Are you better or worse than the average daily steps?

Are your daily steps more or less than the general average daily steps? That’s a question most walkers have asked themselves at one time or another. It turns out that your step number depends on your age, occupation, gender, city and country and many other factors. A waiter is likely to have more average daily steps than an office worker, but that doesn’t mean that an office worker can’t beat the daily average with a little effort.

Find out whether your steps are better or worse than the average American’s daily steps and what you can do to make up the gap if you’re not there yet!

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What is the Average Daily Step Count?

The long answer is that there’s no one definitive number for the exact average for all Americans or everyone worldwide.

5,000 Steps Per Day

Most studies have found that Americans take around 5,000 steps per day on average.

Fit middle-aged man checking watch

A 2017 study found that Americans take, on average, 4,774 steps per day. According to Health.com, that’s less than the worldwide average of 4,900. In fact, Americans ranked 30 out of 46 countries studied in terms of steps taken per day.

Another study from 2003 found that Americans took around 5,117 steps per day, which was also lower than in most other countries studied. A 2016 study of participants in office step challenges found an average of 6,886 steps per day, but those participants were trying to walk more as part of the challenge so that number is probably higher than average.

It’s important to note that we’re talking about mostly healthy people. If you’re dealing with an injury or a serious health condition, you may not be able to hit the average step number. That’s ok!

Studies have found that even adding small numbers of steps can make a huge difference in lifespan and reduced risk of death. Get as many steps as you can!

Is that really all of their steps?

Female team leader walking in office

Those 5k-7k steps account for a person’s entire average daily life. They include your morning routine, walking to and from your car, potentially eight hours of sitting at a desk at work, and whatever you do to relax in the evenings. Five thousand steps may sound like a big round number but, realistically, it doesn’t actually translate to a very active lifestyle.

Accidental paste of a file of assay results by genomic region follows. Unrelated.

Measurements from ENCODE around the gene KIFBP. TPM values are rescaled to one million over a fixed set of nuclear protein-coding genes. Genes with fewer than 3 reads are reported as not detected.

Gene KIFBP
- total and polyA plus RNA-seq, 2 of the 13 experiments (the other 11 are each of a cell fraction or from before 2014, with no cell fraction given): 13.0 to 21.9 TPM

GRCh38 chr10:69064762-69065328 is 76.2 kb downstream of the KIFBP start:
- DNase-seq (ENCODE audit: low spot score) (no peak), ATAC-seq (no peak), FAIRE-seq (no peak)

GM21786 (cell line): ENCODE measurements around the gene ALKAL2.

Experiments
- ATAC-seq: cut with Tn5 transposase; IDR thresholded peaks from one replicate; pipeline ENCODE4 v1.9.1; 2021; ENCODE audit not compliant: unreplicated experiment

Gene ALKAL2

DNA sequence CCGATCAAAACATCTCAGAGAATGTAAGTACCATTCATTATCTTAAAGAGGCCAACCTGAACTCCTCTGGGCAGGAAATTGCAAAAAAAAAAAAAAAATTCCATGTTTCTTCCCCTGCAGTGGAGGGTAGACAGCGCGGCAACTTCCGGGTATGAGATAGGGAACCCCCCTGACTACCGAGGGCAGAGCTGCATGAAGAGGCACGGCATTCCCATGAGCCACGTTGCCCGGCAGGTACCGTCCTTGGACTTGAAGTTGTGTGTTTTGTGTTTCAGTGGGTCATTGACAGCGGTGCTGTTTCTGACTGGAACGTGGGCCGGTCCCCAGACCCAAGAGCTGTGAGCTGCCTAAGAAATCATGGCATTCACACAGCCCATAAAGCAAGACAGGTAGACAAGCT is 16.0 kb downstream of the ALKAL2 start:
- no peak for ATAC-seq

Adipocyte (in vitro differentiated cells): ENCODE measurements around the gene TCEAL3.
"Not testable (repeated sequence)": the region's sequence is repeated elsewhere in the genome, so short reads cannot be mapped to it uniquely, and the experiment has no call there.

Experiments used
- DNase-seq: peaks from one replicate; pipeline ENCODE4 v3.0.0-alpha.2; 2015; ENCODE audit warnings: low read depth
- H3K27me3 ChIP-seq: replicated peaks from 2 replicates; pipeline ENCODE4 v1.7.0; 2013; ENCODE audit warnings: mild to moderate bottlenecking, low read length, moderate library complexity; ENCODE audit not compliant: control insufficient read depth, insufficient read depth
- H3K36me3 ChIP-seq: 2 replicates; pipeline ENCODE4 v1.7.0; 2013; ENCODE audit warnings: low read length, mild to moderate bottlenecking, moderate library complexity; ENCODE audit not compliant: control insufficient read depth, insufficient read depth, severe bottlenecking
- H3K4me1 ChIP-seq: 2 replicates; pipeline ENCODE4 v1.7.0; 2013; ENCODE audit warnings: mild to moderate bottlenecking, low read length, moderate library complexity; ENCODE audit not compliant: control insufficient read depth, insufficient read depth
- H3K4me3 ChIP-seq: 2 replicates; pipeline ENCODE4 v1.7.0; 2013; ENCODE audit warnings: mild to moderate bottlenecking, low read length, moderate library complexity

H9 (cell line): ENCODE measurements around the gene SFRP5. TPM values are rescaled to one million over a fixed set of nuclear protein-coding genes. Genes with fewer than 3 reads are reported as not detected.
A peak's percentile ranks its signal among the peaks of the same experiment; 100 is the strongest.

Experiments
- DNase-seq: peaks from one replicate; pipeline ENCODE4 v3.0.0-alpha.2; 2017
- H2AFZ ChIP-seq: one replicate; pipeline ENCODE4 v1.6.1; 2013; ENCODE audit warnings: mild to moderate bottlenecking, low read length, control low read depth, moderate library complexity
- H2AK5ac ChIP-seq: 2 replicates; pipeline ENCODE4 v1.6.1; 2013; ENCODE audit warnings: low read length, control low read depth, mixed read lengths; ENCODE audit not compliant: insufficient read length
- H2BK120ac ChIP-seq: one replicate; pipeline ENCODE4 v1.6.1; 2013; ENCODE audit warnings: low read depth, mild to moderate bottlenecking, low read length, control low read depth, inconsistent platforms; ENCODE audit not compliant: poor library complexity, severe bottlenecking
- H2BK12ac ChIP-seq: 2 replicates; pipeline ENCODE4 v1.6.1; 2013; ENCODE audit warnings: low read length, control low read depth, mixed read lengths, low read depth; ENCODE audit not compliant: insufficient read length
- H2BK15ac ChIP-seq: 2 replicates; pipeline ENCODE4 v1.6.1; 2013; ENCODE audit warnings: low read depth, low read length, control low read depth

As anyone trying to reach a 10,000 step goal will quickly realize, you will probably need to schedule dedicated walks to hit that step goal.

What about steps worldwide?

3 generations of family walking in Japan

Worldwide step averages vary widely depending on the country. According to the large Stanford walking study, some countries with high average step counts included:

  • China – 6,189
  • Japan – 6,010
  • Russia – 5,969
  • South Korea – 5,755
  • UK – 5,444

Unfortunately, not every country in the world was that active. Here are some of the less active countries:

  • India – 4,297
  • Brazil – 4,289
  • South Africa – 4,105
  • Saudi Arabia – 3,807
  • Indonesia – 3,513

What 5K Average Daily Steps Really Means

To get a 5k step average, by definition there should be many people above and below that number. Your age, job and other factors influence your predicted average steps. Interestingly, men averaged more steps than women (about 1,000 per day) and this gap was maintained across age and BMI ranges.

Average Daily Steps by Age

Family different generations walking together

As we age, we tend to walk less and less. Children and teenagers average between 10,000 steps and 16,000 steps, a number that drops off significantly around the time teens turn 18. If you have kids or grandkids, you know that it’s hard to get them to stop running around. As they get older, they’re more likely to get a car and work or study full time which can decrease their steps. Young adults are more likely to reach or top 10,000 steps because they are still athletic, active, and may not actually have their own cars. Where the average desk-job-holding adult averages more like 4,000 to 6,000 steps per day when exercise is not part of the daily routine.

Average Daily Steps by Occupation

Waiter serving lunch to office workers